Beatbox iPod Dock Review
- Awesomely loud
- Built-in handle for carrying
- Includes remote and built-in iPod Dock
- GSM shielding prevents cell phone interference
- Expensive; $300+
- A bit bright tonally at high volumes
- Heavy and big
- No battery or Bluetooth option
If 5 years ago someone would have told me that a rap artist turned producer would be behind one of the most successful line of headphones I would have laughed in their face. But the reckoning has arrived and in the form of not only $150+ earbuds and headphones, but a $450 iPod dock stereo system.
The Beatbox by Dr. Dre from Monster – they demand that you refer to the device this way – is a no frills, loud as balls iPod dock.
There’s a handle built into the form factor, a 30-pin dock, aux input, volume knob and power switch. On the back is a rubber flap that conceals a wireless port for a soon to arrive wire free streaming system called “Monster Streamcast”. They’ve also tossed in a pocket friendly, credit card sized remote.
The Beatbox houses 4 speakers; 2 tweeters and two drivers
The body of the Beatbox is plastic, which houses a metal grill, two 5.25-inch long throw bass drivers and two 2-inch concave high frequency drivers. A small red LED light hidden behind the grill indicates when the device is powered up.
It’s probably the largest iPod Dock I’ve had the luxury of playing with, as it measures 10″ x 22.5″ x 8.75″ (HxWxD) and weighs about 12 lbs, enough to warrant a “lift with care warning”. All that size and weight results in probably one of the most sonically capable docks I’ve tested. It had no problem handling any genre of music I threw at it, though tonally it was bright at times. I threw the proverbial audio curve ball at the beatbox, which is to crank it to full volume and listen for garbled output. To no surprise it was distortion free indicating that there is more than enough ampage outfitted in the Beatbox.
The Beatbox’s wireless module port (not used, yet), power input and AUX input
The Beatbox, I’m sad and disappointed to say, doesn’t have a Bluetooth option for wirelessly streaming your tunes. Also, it isn’t iPad compatible as the dock can only fit an iPhone or iPod Touch, and lacks a video output option, which would have been a useful since the Beatbox could very well pair nicely with a small LCD TV or monitor. However, it is shielded from GSM interference since during my testing I never experienced that buzzing noise that most speakers will pick up when a call arrives on the iPhone over Edge connectivity.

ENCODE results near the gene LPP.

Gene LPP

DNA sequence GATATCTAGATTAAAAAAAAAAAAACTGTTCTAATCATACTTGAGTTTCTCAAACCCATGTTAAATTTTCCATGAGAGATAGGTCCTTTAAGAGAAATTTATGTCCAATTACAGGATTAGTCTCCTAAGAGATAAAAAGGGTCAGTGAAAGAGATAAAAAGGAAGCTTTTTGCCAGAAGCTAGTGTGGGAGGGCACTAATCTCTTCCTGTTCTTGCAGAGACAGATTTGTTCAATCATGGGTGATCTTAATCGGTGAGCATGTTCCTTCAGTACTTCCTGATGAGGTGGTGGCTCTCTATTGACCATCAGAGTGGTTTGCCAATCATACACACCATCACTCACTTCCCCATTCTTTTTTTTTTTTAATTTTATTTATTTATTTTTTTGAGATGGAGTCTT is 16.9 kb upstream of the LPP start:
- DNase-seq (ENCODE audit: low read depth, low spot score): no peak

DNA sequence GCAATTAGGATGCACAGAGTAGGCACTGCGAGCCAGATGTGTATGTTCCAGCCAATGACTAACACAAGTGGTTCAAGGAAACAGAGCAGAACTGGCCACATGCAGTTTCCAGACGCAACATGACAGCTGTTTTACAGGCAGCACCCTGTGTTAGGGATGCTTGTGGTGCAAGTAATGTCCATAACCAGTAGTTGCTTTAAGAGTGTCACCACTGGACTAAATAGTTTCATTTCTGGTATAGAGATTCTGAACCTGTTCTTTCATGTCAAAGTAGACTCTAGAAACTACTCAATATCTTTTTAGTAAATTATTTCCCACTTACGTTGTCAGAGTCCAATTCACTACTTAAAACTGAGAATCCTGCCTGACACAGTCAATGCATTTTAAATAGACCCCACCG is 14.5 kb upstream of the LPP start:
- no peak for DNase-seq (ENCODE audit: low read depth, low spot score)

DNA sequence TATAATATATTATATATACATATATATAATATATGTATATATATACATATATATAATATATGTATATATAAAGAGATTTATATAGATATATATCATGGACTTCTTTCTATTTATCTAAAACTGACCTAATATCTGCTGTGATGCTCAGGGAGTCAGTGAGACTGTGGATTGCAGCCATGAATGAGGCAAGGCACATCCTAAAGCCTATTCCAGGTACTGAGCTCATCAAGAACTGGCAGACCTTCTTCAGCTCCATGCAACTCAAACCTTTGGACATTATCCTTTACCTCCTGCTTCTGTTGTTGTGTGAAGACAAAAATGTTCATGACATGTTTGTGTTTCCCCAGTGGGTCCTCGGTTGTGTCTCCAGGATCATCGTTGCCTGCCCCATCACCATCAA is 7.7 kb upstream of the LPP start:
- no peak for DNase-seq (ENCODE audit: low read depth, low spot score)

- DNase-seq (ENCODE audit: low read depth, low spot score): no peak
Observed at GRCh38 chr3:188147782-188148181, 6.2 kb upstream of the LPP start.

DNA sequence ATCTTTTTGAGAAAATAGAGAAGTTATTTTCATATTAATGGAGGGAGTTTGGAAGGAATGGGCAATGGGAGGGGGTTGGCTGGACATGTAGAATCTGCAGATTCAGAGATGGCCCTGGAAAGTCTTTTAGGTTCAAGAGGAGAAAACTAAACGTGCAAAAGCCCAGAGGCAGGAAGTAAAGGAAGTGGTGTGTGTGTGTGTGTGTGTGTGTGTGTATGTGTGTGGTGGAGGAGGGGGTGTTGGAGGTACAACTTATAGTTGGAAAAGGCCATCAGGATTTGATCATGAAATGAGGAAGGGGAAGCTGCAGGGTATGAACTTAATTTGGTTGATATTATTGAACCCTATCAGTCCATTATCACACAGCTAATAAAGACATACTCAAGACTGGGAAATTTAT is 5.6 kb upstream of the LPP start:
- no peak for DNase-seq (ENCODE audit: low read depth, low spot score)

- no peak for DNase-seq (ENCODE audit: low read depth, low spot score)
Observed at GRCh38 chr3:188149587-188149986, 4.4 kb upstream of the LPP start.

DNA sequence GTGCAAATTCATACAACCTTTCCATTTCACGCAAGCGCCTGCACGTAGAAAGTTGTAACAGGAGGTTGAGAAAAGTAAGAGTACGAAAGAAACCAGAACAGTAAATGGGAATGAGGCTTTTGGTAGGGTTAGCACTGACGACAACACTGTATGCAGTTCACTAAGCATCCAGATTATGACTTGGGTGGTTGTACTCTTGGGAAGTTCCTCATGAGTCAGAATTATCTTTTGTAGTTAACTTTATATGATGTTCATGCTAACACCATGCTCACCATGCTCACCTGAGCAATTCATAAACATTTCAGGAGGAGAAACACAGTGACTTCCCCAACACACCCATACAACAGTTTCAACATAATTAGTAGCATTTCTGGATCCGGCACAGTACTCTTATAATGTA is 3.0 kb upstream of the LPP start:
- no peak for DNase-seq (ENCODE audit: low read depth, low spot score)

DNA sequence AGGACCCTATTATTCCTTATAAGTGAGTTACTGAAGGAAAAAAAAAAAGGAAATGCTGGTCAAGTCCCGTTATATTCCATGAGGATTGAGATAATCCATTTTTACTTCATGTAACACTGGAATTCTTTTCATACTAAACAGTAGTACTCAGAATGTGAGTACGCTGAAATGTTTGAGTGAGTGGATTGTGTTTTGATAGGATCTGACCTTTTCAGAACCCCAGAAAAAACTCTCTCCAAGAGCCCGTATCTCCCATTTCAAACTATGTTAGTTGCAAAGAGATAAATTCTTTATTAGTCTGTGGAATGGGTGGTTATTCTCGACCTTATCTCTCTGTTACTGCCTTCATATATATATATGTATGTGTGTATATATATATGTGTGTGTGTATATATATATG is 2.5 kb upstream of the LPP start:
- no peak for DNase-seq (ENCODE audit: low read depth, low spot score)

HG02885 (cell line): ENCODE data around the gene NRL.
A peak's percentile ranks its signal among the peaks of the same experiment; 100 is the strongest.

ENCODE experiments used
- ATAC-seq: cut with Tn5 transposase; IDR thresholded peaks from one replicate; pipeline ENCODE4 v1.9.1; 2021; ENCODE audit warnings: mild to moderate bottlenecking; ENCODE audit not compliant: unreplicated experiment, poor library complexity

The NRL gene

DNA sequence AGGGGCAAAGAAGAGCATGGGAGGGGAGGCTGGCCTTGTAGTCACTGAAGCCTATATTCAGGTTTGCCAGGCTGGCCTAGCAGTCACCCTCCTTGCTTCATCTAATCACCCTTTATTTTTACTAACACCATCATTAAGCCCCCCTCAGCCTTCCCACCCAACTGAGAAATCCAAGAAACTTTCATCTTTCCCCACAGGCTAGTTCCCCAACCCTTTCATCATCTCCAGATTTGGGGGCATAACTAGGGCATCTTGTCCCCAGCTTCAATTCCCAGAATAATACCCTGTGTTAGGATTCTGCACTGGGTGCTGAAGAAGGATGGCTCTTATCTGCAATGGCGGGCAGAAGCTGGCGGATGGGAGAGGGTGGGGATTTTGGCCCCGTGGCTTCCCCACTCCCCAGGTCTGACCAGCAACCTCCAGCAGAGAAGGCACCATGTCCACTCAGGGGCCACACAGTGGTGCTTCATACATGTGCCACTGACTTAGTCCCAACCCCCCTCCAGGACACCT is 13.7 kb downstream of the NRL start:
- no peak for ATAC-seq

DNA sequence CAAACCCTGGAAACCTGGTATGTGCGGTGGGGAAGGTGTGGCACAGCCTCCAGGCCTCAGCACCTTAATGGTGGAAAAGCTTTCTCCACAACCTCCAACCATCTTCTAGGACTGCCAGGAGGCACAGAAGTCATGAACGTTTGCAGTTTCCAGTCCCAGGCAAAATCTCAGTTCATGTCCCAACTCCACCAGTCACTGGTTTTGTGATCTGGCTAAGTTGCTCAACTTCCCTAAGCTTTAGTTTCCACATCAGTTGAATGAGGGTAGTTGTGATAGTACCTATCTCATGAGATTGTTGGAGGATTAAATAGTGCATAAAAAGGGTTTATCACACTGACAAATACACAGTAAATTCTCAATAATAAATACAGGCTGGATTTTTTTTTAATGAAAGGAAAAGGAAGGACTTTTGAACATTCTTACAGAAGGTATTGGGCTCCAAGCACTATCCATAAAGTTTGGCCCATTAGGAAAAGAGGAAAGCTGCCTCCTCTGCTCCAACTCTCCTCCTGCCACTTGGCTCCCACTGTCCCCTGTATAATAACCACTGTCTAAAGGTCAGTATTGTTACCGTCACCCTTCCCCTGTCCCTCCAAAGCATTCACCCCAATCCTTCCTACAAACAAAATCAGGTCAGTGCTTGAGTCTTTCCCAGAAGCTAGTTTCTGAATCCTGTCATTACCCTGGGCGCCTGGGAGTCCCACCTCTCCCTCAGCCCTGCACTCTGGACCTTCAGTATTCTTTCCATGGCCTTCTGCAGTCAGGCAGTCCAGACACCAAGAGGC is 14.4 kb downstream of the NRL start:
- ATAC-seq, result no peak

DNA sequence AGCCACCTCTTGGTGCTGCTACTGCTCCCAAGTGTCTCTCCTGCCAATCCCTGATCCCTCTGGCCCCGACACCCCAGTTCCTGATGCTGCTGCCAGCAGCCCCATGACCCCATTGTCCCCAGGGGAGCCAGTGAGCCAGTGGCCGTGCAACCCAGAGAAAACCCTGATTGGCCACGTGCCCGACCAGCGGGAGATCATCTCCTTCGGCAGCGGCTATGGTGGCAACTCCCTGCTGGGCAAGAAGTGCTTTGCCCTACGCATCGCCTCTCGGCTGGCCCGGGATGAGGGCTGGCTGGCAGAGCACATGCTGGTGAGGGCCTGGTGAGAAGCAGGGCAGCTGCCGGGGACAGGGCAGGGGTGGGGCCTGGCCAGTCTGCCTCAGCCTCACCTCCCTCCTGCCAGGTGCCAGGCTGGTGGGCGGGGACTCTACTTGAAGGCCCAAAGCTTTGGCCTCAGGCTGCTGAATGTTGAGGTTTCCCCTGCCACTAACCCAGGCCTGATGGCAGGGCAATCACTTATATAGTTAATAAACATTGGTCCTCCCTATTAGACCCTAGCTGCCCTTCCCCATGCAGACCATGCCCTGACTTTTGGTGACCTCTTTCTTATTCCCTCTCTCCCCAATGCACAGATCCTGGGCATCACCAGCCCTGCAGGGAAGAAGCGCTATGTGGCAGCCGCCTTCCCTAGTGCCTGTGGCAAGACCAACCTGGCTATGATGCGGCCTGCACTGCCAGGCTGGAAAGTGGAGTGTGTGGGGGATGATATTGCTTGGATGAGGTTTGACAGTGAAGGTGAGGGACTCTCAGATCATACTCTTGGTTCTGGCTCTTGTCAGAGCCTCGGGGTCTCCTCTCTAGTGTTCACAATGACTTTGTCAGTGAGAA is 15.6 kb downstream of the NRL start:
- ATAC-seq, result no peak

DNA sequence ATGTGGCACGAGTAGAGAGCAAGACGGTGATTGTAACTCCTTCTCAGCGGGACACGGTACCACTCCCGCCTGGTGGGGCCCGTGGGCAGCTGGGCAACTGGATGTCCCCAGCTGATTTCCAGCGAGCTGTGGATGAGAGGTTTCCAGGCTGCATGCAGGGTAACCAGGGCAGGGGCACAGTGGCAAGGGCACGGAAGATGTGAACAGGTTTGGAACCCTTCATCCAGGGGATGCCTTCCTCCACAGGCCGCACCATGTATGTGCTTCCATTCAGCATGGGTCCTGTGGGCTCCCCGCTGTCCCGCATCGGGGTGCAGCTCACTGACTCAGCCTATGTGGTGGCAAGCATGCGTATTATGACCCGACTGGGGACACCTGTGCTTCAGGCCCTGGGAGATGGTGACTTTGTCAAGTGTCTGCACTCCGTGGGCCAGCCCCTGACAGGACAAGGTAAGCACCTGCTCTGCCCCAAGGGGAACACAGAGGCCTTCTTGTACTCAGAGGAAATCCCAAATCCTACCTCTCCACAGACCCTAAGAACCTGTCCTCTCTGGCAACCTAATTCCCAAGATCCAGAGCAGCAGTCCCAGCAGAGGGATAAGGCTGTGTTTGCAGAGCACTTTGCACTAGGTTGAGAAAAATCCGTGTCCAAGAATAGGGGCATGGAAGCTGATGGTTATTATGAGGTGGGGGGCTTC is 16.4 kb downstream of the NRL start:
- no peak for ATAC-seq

The build quality of the Beatbox is all around solid. It survived a birthday party over the weekend, and while no one threw it from a roof top, I get the impression it could last and blast its way through just about any apocalyptic like environment.
Since the Beatbox’s arrival, the price has dropped significantly. As of my last check on Amazon it was about $309, which is more than $100 off the original price when it launched late last year. Is this an indicator of its sales volume? Probably not, since most of the Beats products have dropped in price, despite boasting significant sales numbers, or at least that’s what I’ve been told.
Beatbox power button and iPod/iPhone 30-pin dock
Nonetheless, $300+ is a hefty price to pay for a barebones iPod dock that serves one purpose: to play back music. Fortunately, it serves its duties with no qualms, no missteps and sounds so awesomely loud you’ll forget how much you paid for it.
You can purchase the Beatbox by Dr. Dre From Monster at Amazon for $309.